RESEARCHERS have discovered a method of detecting the early signs of testicular cancer before it starts to spread.
A team in Copenhagen discovered that the disease could be diagnosed early by testing semen samples.
They hope their findings will lead to the development of a simple screening test for men at risk.
Testicular cancer affects around 2000 men in the UK each year, and more than 90 per cent of cases are curable, especially if caught early enough.
Sports stars like former Celtic player Alan Stubbs and three-time winner of the Tour de France Lance Armstrong have beaten the disease. But it can prove difficult to detect before it begins to spread, meaning surgery is usually used in conjunction with chemotherapy or radiotherapy which may cause infertility.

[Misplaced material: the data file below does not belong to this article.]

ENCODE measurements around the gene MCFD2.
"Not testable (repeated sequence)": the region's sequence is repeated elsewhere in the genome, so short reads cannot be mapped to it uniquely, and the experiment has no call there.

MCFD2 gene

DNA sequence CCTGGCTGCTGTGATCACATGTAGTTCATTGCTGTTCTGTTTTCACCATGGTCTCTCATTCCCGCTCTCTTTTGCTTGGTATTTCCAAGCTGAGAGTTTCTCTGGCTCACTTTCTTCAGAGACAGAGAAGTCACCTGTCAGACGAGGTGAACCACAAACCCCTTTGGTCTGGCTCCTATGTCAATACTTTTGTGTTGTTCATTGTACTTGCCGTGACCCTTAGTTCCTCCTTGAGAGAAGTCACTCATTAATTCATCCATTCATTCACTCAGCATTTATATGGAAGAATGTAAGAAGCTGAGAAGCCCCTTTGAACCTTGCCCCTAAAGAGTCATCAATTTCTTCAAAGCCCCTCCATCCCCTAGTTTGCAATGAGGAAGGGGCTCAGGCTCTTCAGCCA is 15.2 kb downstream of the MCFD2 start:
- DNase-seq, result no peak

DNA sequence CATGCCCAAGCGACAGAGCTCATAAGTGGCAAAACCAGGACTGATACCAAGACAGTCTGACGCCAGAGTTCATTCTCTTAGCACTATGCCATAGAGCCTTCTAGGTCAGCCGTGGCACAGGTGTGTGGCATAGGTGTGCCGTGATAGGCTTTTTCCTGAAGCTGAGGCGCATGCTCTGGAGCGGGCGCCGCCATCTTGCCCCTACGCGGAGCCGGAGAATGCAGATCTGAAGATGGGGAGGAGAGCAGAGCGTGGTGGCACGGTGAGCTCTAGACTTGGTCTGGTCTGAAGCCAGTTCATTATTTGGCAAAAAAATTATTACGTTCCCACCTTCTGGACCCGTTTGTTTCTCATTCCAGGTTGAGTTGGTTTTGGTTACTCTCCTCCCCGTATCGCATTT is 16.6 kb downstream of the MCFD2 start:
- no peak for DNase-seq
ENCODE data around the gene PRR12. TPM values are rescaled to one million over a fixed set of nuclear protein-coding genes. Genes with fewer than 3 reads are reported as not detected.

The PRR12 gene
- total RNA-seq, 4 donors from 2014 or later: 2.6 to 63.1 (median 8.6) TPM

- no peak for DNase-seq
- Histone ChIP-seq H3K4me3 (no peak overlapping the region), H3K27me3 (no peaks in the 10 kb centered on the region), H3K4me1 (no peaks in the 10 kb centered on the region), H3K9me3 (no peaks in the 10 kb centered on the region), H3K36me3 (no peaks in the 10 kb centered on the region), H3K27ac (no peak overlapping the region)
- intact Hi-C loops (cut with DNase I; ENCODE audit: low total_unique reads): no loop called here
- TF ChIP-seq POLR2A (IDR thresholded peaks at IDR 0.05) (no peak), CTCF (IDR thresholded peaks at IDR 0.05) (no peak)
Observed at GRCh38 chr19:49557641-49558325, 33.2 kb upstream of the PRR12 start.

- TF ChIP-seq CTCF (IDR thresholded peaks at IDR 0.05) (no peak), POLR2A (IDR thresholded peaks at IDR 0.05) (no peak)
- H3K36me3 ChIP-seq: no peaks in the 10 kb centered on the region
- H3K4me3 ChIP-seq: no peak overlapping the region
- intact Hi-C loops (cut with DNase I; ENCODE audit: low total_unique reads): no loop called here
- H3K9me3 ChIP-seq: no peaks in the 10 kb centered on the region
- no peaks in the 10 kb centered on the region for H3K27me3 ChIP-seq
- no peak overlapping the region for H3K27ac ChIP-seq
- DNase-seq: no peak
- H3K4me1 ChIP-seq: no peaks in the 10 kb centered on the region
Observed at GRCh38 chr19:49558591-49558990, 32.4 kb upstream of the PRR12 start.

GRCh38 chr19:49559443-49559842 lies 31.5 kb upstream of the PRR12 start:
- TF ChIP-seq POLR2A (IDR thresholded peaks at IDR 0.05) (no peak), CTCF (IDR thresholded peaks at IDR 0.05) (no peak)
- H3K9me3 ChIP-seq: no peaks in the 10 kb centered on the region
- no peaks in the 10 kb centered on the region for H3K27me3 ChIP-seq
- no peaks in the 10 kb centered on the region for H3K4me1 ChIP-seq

The researchers, writing in the journal Human Reproduction, said they had focused on looking for pre-invasive testicular carcinoma in situ (CIS) in semen samples.
Researchers found the TFAP2C gene, which produces a protein called AP-2gamma, was expressed in CIS and therefore provided a marker for detecting cancer.
The team analysed semen samples from a group of patients with testicular cancer, men with other types of cancer and infertility problems and a group of apparently healthy young men.
Dr Hoei-Hansen said: "When we were evaluating the first series of semen samples we detected AP-2gamma positive cells in a sample from one of the healthy controls.
"He was a 23-year-old man who was having a routine semen analysis because he and his partner had been trying for 18 months to have a baby. Further clinical evaluation revealed CIS in his left testicle."
The man had the testicle removed in surgery but did not need chemotherapy or radiotherapy. He and his partner went on to conceive naturally and are awaiting their first child, the researchers said.